The amount of data being collected by tech companies is constantly under scrutiny. The general public argues that there’s way too much data being collected, but tech companies argue that without collecting all the data that they do, they can’t improve their processes to cater to its users, they can’t provide whatever information or services that are lacking.
For these reasons, I don’t think we’ll ever have a resolution to this ongoing argument. On one hand, tech companies want as much data as they can get in order to better advertise to us, track traffic patterns, how to keep us on their sites longer and other pertinent information for their success. On the other hand, consumers don’t want their data shared because most of them don’t even understand how data is used or who it’s sold to if it’s even sold at all. There’s basically very little trust between consumers and the tech companies they interact with. Or really any company asking for their personal information and other data.
But data collection is essential for any business to be able to function. Data drives many decisions: “you need to collect enough information to draw conclusions. Consider different data sources. You can start from Google Analytics and then move to tracking user behavior, monitoring social media, asking your customers for insights… The possibilities are endless!”
Once all the data is collected, it needs to be organized, categorized and analyzed. Useful data will be used to help the business start its process, improve the process and hopefully catch any pitfalls before they actually occur. But in order for this to happen—the data needs to be accessible thorough the company and by different departments who would use it in different ways.
Once the data has gone through this process, it can then be used to make decisions about every aspect of the business, it would help the company set the right goals, save time and money and also limit biases. It drives a lot of business strategies and sales improvement processes as well. So while data collection is essential the success of businesses, there is constant resistance to the amount of data being collected and how its used. Some companies have tried to explain how the data they collect is used, but it’s usually in small print buried somewhere under the terms of agreement that no one really reads. And even when they do read it, they may not always make sense of it.
Some argue that there should be a limit on how much data can be collected from consumers or that there should be limits as to how the tech companies could use the data and use it. But there never really seems to be a final consensus. And so this issue continues to come up without a real resolution but at some point, there needs to be a resolution otherwise consumers will continue to lessen the data they share or stop sharing it all together, according to Forbes’ Marty Swant, “the number of people willing to share their home address fell from 41% to 31% from 2018 to 2019, while those willing to share the name of their spouse fell from 41% to 33%. Meanwhile, only 54% said they were willing to share their email address—down from 61% last year.”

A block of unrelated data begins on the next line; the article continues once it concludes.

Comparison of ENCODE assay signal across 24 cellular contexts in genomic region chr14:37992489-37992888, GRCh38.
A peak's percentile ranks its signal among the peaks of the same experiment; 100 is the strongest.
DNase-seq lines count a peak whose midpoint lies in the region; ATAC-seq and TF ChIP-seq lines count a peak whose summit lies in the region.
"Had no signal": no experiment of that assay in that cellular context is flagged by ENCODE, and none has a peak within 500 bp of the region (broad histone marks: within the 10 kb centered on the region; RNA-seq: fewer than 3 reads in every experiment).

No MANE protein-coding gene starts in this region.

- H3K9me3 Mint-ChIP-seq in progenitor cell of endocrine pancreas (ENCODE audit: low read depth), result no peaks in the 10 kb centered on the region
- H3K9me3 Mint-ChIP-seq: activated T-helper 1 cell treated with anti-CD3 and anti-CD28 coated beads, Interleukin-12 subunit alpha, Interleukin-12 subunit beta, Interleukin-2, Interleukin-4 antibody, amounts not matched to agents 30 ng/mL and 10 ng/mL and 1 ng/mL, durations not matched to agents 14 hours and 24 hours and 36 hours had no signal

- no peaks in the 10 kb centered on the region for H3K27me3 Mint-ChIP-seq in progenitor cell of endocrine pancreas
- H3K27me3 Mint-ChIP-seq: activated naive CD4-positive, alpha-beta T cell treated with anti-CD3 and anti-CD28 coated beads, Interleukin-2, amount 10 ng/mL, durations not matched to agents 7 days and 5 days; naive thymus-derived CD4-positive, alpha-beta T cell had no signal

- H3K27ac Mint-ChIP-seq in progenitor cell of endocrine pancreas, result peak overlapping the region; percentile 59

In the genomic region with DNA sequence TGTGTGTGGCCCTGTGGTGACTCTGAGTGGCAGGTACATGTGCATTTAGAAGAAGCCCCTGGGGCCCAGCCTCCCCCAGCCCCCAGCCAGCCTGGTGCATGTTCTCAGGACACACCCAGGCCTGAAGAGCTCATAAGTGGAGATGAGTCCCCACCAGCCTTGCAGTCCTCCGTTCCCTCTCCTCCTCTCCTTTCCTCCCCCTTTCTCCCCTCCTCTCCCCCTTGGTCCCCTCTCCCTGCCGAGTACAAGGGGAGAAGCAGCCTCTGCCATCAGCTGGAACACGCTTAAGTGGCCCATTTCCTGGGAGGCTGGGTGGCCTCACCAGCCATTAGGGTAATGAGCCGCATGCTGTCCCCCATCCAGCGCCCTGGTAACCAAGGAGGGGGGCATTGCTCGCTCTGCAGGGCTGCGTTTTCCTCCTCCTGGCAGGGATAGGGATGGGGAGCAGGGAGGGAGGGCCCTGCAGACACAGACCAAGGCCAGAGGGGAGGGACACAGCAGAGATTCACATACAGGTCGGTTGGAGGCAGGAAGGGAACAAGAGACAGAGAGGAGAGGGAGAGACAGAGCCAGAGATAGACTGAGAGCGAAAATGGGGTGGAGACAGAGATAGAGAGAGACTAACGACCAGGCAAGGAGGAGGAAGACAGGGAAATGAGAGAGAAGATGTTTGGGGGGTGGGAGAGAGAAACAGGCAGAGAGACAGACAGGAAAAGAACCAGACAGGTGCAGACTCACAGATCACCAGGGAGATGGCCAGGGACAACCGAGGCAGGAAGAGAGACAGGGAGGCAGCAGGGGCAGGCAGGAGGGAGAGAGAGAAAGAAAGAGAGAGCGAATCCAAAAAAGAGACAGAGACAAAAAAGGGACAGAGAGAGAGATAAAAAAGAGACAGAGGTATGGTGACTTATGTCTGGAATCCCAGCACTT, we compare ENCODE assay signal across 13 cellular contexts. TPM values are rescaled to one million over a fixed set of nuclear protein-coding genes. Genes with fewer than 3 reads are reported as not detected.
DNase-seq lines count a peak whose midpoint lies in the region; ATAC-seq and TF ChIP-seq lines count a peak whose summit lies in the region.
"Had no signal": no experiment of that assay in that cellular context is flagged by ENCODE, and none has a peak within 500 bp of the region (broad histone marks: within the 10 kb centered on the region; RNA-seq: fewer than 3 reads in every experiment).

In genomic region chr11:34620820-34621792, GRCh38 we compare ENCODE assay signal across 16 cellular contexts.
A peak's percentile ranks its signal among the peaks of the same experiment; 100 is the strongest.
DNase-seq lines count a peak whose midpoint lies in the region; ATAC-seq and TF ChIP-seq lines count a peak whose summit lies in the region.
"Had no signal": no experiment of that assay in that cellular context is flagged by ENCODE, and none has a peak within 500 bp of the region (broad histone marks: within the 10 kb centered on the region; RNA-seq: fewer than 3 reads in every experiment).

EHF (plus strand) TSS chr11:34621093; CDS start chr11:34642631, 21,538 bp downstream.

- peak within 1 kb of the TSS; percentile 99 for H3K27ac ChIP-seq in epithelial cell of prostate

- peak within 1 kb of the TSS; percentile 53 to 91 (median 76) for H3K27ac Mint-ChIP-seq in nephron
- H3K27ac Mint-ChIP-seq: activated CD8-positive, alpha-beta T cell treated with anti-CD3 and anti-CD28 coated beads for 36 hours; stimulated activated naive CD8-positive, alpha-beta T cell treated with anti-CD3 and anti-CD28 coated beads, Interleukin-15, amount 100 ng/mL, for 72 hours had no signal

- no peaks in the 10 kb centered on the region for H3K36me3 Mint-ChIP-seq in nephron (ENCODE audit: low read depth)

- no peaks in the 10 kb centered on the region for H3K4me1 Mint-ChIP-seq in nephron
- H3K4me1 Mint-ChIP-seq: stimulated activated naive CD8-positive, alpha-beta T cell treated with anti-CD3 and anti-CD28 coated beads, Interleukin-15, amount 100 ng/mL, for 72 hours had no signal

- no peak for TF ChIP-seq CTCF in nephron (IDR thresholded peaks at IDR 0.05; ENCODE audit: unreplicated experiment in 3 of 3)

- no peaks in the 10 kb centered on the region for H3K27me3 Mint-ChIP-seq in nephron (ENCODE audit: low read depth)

They key is to develop consumer trust and keep the consumer openly informed about what data is being collected and why it’s being collected—the consumer needs to understand that their data is being used to improve their processes and their user experience—or whatever else the business is attempting to use the data for. There are, of course, other factors to develop trust, like great customer service (Amazon is a great example of this and according to Columbia University’s research, 57% of the consumers surveyed are open to sharing their data with the e-commerce giant because they view them as a trusted brand).
This issue will continue to come up until there is a resolution and Columbia’s research also shed light on future trends indicating that less consumers will be open to sharing their data due to lack or full loss of trust with businesses. This would negatively impact any businesses so the urgency of finding a resolution is more dire than ever before.
“Data-Driven Business Decisions: How Data Can Impact and Improve Your Processes.” Wake Up Data, 27 Aug. 2019, blog.wakeupdata.com/data-driven-business-decisions-how-data-can-impact-and-improve-your-processes.
Ovide, Shira. “Just Collect Less Data, Period.” NY Times, 16 July 2020, www.nytimes.com/2020/07/15/technology/just-collect-less-data-period.html?referringSource=articleShare.
Quint, Matthew, and David Rogers. “What Is the Future of Data Sharing?” Columbia Business School, Oct. 2015.
Want, Marty. “People Are Becoming More Reluctant To Share Personal Data, Survey Reveals.” Forbes, 15 Aug. 2019, www.forbes.com/sites/martyswant/2019/08/15/people-are-becoming-more-reluctant-to-share-personal-data-survey-reveals/#53a921821ed1.